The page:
Should the National Park Service intervene to help Isle Royale's dwindling wolf population?
Isle Royale National Park’s remote wilderness is, in many visitors’ opinions, one of its best attributes. But this isolation may be contributing to the decline of one of its most beloved residents: wolves. These magnificent animals originally migrated to Isle Royale by crossing over ice bridges from the mainland, but because of the warming climate, those ice bridges are disappearing, making it nearly impossible for new wolves to enter into the mix. A drastically reduced wolf population could spell trouble for the famous Isle Royale wolf-moose study, which is the longest continuous predator-prey study in the world, and conducted by Rolf Peterson and John Vucetich of Michigan Technological University.
The eight wolves that remain at Isle Royale—one female and seven males—are inbred and face possible extinction due to low birth rates and health issues from inbreeding, causing biologists to sound the alarm and urge the National Park Service to introduce new wolves to the island.
Isle Royale National Park
This rugged, roadless island is the largest wilderness area in Michigan. See moose, beavers, foxes, snowshoe hares, loons, osprey, bats, and other animals without the interruption of cars and other…See more ›
“Wolves really do matter in this ecosystem and they are responsible for maintaining the integrity of the forest to a large degree,” says Peterson.
But reintroducing wildlife in a national park isn’t a decision to be taken lightly. The Park Service has spent time a lot of time determining what to do about the dwindling wolf population, if anything. Wolves and moose are relative latecomers to the island’s history, and although the predator-prey study is a valuable scientific resource, is it the Park Service’s role to feed science if it isn’t consistent with managing native species?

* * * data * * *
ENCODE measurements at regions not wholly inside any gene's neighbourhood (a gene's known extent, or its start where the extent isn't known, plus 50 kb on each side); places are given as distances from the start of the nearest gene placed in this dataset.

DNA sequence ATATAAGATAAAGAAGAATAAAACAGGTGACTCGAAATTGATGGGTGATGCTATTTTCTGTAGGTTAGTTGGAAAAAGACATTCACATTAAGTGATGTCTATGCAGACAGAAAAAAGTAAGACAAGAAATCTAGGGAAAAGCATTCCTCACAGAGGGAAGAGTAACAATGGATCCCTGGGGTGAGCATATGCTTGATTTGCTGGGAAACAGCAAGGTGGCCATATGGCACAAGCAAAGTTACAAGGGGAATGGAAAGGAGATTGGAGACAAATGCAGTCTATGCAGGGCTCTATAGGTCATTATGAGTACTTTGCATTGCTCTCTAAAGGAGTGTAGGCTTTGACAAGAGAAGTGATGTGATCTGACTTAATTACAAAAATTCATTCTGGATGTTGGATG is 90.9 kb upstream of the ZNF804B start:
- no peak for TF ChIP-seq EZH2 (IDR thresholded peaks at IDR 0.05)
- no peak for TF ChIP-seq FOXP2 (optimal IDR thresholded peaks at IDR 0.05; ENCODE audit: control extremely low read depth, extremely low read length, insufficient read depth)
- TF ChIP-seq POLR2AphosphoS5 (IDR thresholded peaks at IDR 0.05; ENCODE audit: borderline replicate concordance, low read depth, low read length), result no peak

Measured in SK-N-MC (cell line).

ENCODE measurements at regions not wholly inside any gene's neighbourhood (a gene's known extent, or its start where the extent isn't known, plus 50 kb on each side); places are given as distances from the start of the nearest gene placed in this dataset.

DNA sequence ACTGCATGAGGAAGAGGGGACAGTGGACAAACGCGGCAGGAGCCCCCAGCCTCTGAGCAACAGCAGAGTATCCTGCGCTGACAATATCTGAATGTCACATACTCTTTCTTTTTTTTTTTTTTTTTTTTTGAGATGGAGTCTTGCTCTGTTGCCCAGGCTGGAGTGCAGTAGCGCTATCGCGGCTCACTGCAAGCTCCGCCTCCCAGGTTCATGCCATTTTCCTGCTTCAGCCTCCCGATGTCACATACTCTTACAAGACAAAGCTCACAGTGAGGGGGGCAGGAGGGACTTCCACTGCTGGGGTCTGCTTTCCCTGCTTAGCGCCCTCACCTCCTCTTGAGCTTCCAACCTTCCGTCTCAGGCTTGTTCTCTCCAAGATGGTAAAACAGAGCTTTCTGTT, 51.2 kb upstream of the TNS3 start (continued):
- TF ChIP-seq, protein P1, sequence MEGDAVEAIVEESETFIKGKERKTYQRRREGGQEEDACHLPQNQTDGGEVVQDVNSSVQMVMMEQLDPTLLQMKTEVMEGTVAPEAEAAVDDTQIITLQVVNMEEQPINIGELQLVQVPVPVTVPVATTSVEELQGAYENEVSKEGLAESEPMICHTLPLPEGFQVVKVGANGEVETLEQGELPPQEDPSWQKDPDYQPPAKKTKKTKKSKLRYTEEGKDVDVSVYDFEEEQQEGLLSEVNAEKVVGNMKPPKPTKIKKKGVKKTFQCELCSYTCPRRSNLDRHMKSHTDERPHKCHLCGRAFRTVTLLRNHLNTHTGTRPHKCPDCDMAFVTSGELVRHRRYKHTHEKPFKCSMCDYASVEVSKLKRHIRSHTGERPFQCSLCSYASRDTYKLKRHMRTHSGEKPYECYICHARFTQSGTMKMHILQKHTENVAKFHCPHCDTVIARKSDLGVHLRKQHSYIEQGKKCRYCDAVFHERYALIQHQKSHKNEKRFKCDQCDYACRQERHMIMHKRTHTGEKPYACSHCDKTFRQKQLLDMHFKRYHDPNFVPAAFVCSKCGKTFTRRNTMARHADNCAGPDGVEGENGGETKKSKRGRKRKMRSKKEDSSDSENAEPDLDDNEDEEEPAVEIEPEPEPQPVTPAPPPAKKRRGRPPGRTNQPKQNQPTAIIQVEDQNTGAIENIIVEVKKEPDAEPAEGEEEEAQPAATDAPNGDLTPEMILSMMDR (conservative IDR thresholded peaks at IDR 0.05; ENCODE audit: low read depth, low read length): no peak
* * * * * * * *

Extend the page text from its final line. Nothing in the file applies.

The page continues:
On June 20th, NPCA cosponsored a public forum in Minneapolis where panelists discussed how to manage Isle Royale Wolves. The park’s superintendent, Phyllis Green, described the park’s decision-making process and made it clear that “all options are on the table.” Park service wildlife experts are considering three possible actions: not intervening and allowing the wolves to die off; intervention only if the wolves become extinct; and bringing in new wolves now to put an end to the inbreeding—a “genetic rescue” of sorts.
The debate about Isle Royale wolves is a lively one and not all experts agree. Dr. Dave Mech, an early Isle Royale wolf researcher, advocated for a “wait and see” approach. He was not convinced the current population would die off. And Tim Cochrane, a long-time Isle Royale researcher and ethno-historian, pointed out that Isle Royale has seen other species come and go, raising the notion that perhaps this is just the normal ecology of an island. The debate is far from over, though the situation became more hopeful after two wolf pups were born this summer. The Park Service will look to the public to weigh in on the preservation and management of Isle Royale’s wolves, possibly as early as this fall.
This story originally appeared in the Summer 2013 issue of NPCA’s Midwest Field Report.
About the author
Christine R. Goepfert Campaign Director, Midwest Region, Midwest
Chris is the region’s Associate Director in NPCA's Minnesota Field Office in Minneapolis.